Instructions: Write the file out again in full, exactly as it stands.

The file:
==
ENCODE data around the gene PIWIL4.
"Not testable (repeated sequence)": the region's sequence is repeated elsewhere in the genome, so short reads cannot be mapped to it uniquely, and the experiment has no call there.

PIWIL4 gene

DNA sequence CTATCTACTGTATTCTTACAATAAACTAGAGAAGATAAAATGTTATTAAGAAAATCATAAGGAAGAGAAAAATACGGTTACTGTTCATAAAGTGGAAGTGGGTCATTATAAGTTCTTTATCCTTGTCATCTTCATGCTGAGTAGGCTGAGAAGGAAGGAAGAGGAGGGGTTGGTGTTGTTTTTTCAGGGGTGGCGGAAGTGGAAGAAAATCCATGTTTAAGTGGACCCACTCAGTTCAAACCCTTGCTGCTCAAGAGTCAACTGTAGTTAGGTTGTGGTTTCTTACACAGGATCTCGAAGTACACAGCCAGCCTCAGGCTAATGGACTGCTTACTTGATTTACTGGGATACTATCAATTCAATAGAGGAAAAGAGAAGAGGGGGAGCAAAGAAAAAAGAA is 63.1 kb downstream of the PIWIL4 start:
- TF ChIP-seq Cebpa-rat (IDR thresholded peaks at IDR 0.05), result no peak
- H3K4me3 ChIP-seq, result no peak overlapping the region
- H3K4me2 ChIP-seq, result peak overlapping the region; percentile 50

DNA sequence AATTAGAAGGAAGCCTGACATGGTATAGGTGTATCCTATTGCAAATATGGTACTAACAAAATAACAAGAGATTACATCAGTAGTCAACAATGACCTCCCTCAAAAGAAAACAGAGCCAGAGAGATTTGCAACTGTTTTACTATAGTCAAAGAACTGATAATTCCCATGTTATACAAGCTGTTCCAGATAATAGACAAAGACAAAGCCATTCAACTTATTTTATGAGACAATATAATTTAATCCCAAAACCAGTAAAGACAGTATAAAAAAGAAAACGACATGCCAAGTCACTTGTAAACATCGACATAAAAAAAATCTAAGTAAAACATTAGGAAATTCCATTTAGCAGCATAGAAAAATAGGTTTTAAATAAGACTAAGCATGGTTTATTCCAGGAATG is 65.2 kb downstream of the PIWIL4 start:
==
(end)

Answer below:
ENCODE data around the gene PIWIL4.
"Not testable (repeated sequence)": the region's sequence is repeated elsewhere in the genome, so short reads cannot be mapped to it uniquely, and the experiment has no call there.

PIWIL4 gene

DNA sequence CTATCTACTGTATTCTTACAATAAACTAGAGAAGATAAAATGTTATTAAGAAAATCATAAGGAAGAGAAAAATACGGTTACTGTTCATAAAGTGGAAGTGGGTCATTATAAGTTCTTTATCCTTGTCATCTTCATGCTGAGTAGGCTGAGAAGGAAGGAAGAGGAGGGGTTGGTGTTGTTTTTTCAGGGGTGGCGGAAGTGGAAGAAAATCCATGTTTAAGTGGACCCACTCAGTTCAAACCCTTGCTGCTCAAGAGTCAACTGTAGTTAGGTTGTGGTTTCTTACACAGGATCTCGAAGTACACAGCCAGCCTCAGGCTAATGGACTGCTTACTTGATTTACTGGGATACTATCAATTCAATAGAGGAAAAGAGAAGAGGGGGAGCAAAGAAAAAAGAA is 63.1 kb downstream of the PIWIL4 start:
- TF ChIP-seq Cebpa-rat (IDR thresholded peaks at IDR 0.05), result no peak
- H3K4me3 ChIP-seq, result no peak overlapping the region
- H3K4me2 ChIP-seq, result peak overlapping the region; percentile 50

DNA sequence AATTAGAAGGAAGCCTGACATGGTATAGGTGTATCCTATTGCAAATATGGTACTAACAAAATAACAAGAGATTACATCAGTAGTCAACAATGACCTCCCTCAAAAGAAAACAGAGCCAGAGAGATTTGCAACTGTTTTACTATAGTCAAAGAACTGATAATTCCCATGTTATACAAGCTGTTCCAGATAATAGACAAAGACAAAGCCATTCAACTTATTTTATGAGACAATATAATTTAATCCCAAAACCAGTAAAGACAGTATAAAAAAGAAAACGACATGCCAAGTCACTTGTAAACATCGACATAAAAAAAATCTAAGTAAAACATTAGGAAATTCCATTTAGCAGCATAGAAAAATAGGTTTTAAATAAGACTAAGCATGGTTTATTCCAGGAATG is 65.2 kb downstream of the PIWIL4 start: